On the Movements of Bodies by Rosemary Badcoe

On the Movements of Bodies

About the time that Newton wrote Principia
and every spinning object settled down
to orbit in its newly designated way

the dodo died. Some pig or dog or crab-eating
macaque scoffed the last surviving egg.
The hatchling would have waddled up to watch

had Isaac shown with diagrams and pantomime
how its sternum lacked the strength to let it nest
above the scrub, that gravity would grasp its bones

and dislocate the stubby wings, suck
the last remaining bulbous beak into the swamp
where motion’s laws hold evolution, paused.

by Rosemary Badcoe

Editor’s Note: This poem marries science with art, leading to one of the inescapable truths of life—death (extinction) happens.

From the archives – Earth-bound by Rosemary Badcoe

Earth-bound

Tonight we’re waxing gibbous, giddy
with our arms out-flung in late-night light from stores
that stock their windows high. We sow distraction,
lope in doorways, carve our immortality
in bus shelters and benches. Here’s where hares
shovelled starlight on the recreation ground,
the mound like broken glass flinging reflections of our feet
up to a sky boxed in by banks of tenements.

Like leverets we’re born in shallow scrapes, eyes wide –
no chance to set a burrow where there’s space to grow.
We sling the stones that burst the lighted panes.
The hares pursue the moon into the sky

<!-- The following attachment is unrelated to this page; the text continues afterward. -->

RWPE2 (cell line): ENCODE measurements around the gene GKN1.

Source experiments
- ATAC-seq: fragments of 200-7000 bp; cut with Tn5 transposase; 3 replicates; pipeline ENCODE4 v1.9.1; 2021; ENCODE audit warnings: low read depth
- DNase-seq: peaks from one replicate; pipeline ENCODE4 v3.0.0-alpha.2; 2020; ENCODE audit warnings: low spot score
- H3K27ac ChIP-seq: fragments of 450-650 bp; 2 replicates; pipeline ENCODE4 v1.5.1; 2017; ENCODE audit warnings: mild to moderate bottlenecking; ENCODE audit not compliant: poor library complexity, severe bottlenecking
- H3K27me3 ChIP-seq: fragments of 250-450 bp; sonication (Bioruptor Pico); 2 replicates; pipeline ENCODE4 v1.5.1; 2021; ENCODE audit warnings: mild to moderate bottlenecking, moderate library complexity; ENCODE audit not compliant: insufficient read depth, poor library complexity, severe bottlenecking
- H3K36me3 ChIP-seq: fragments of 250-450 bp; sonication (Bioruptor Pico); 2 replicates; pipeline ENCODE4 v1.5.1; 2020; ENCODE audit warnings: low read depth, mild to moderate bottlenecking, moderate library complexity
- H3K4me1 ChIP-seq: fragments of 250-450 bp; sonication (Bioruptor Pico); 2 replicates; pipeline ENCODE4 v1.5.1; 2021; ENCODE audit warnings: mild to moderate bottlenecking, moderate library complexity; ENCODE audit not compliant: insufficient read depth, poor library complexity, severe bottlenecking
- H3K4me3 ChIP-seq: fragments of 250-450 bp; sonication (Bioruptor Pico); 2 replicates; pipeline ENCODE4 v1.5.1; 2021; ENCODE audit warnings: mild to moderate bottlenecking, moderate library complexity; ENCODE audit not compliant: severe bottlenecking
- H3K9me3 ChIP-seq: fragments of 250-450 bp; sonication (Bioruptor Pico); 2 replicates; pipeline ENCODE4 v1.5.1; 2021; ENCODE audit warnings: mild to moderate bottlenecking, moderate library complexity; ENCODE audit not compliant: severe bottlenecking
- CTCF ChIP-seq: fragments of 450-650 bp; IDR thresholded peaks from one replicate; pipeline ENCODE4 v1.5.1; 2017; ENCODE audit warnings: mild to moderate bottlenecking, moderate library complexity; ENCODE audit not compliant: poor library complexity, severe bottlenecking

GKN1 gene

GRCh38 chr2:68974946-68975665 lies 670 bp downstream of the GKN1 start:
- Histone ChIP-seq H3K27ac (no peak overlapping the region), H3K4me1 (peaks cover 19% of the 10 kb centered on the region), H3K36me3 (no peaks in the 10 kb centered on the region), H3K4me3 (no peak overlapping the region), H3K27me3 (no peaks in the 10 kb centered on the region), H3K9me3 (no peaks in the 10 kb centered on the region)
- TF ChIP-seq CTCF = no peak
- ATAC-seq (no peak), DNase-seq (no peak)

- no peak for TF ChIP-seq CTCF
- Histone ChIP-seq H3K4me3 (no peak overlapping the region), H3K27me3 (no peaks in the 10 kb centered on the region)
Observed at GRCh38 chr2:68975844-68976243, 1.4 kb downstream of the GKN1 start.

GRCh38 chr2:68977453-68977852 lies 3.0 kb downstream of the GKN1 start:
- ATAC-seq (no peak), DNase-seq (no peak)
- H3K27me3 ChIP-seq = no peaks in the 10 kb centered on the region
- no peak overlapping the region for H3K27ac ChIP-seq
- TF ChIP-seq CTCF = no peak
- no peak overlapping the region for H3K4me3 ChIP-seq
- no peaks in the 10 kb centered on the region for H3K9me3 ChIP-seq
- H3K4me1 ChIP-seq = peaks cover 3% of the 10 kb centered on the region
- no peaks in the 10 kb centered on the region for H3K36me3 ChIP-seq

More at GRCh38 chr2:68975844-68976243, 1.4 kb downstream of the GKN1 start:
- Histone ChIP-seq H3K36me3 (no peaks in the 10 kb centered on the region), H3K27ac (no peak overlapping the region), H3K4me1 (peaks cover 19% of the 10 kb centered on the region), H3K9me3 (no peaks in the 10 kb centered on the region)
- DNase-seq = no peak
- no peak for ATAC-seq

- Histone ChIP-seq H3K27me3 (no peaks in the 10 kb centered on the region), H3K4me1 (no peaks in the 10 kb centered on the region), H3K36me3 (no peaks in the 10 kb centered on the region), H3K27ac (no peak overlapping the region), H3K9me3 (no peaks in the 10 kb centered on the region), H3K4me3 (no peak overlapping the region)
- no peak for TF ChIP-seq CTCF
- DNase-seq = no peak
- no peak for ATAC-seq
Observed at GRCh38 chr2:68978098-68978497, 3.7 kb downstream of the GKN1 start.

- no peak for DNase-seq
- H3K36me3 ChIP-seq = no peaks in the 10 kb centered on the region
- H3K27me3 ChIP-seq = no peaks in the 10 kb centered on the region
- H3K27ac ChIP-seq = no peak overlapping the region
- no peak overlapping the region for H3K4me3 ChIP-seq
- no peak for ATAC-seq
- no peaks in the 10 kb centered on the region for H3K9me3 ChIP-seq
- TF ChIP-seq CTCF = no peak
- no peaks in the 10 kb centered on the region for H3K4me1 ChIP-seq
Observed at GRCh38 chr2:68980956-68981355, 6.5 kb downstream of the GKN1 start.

and squat there, pestles pounding rice cakes,
faces turned away.

from Autumn Sky Poetry DAILY, February 24, 2016 — by Rosemary Badcoe

photo by Christine Klocek-Lim

Earth-bound by Rosemary Badcoe

Earth-bound

Tonight we’re waxing gibbous, giddy
with our arms out-flung in late-night light from stores
that stock their windows high. We sow distraction,
lope in doorways, carve our immortality
in bus shelters and benches. Here’s where hares
shovelled starlight on the recreation ground,
the mound like broken glass flinging reflections of our feet
up to a sky boxed in by banks of tenements.

Like leverets we’re born in shallow scrapes, eyes wide –
no chance to set a burrow where there’s space to grow.
We sling the stones that burst the lighted panes.
The hares pursue the moon into the sky
and squat there, pestles pounding rice cakes,
faces turned away.

by Rosemary Badcoe

Editor’s Note: The imagery in this loose sonnet is rife with surrealism. The slant rhymes lull the reader into a world that seems ordinary, but is ever so slightly unrecognizable.

Fall of the Cards by Rosemary Badcoe

Fall of the Cards

The roof tiles stir with sneaking magpies.
Curled in cold and cramps, I wait
high in the attic, above the bailiffs.

Through the eaves wasps crawl, make nests.
They ask if this is home, but I cannot
reply. That evening they chew the walls

to paper. Downstairs, phones ring
until the phones are taken. Dustsheets
shade what’s left of furniture. I shift

the lids of boxes, sort through remains,
turn Tarot cards. I am the High Priestess,
sit with hands laid in my lap, take

no action but to wait, hold cups and coins
in hiding places. You passed your fist
across my face, lost all of this

and me. I think of love played out
against the heather, honey-scented,
stilled in stagnant peat. Moorland-eyed

I scan the roads, watch for the vans,
for thieving birds in black and white.

by Rosemary Badcoe

Editor’s Note: The imagery in this poem is both surreal and sharply detailed, giving the lines a haunting sense of emotion. The narrator feels both sinister and lost.